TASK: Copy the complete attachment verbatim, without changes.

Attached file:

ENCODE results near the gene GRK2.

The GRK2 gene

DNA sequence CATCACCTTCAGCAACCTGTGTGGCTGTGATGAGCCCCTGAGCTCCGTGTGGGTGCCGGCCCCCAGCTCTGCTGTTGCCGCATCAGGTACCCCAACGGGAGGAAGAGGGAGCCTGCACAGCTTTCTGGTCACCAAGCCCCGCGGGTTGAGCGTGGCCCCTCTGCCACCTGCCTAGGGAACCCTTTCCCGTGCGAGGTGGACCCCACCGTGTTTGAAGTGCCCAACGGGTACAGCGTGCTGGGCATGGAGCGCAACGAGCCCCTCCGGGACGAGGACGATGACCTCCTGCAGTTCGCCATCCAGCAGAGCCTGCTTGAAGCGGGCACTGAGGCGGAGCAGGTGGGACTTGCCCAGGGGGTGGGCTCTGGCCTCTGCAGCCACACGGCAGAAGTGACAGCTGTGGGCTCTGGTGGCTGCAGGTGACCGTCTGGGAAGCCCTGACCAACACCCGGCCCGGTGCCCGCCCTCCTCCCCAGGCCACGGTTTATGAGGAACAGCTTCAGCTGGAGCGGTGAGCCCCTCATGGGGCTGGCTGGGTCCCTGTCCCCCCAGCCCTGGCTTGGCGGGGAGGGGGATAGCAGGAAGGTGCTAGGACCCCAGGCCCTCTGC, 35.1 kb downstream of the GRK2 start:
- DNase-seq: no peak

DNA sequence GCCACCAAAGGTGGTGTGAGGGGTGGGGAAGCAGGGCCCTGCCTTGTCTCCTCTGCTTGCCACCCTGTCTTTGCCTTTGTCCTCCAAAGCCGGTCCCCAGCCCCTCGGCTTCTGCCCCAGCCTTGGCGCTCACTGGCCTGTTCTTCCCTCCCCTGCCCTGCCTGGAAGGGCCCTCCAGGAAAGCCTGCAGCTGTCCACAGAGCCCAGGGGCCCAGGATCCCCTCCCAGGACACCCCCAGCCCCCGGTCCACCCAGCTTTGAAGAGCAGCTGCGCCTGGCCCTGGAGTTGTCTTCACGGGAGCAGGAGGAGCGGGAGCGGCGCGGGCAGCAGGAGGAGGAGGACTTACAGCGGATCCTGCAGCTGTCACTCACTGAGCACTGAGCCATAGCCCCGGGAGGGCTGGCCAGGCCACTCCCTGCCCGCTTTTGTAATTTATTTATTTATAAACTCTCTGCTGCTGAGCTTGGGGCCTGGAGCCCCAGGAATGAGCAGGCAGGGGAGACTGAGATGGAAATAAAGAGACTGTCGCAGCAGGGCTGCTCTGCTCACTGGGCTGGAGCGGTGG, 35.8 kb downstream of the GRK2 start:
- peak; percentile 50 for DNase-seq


ENCODE results near the gene GRK2.

The GRK2 gene

DNA sequence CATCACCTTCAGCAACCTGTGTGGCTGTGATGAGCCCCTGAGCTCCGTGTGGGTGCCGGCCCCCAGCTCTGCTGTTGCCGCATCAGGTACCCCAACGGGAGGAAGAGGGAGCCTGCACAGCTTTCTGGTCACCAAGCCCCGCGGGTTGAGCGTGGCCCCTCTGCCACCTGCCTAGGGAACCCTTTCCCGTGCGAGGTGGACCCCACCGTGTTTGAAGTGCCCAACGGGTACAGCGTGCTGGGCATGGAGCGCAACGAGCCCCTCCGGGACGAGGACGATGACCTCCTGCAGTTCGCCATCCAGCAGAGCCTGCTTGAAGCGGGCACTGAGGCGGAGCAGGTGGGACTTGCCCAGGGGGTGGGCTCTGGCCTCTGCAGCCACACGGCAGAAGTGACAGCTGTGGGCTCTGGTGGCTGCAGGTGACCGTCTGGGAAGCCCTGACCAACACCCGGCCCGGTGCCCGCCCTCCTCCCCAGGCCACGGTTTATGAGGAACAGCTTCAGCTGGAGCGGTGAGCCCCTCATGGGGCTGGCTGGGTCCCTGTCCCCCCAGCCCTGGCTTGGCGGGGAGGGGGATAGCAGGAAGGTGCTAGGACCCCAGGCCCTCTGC, 35.1 kb downstream of the GRK2 start:
- DNase-seq: no peak

DNA sequence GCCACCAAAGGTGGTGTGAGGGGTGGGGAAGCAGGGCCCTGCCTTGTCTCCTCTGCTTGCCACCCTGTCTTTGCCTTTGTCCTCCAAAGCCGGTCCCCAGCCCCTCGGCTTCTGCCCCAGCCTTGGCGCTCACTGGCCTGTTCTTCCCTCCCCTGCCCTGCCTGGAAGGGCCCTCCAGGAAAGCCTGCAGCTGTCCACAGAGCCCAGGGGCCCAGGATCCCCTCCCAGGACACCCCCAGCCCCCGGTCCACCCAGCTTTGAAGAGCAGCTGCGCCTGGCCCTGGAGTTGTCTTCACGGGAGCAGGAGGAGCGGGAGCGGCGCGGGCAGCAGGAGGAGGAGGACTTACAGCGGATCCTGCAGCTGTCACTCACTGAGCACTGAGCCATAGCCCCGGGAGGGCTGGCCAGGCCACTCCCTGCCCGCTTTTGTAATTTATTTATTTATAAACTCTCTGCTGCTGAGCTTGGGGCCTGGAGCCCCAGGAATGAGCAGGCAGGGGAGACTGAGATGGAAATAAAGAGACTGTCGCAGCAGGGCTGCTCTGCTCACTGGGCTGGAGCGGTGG, 35.8 kb downstream of the GRK2 start:
- peak; percentile 50 for DNase-seq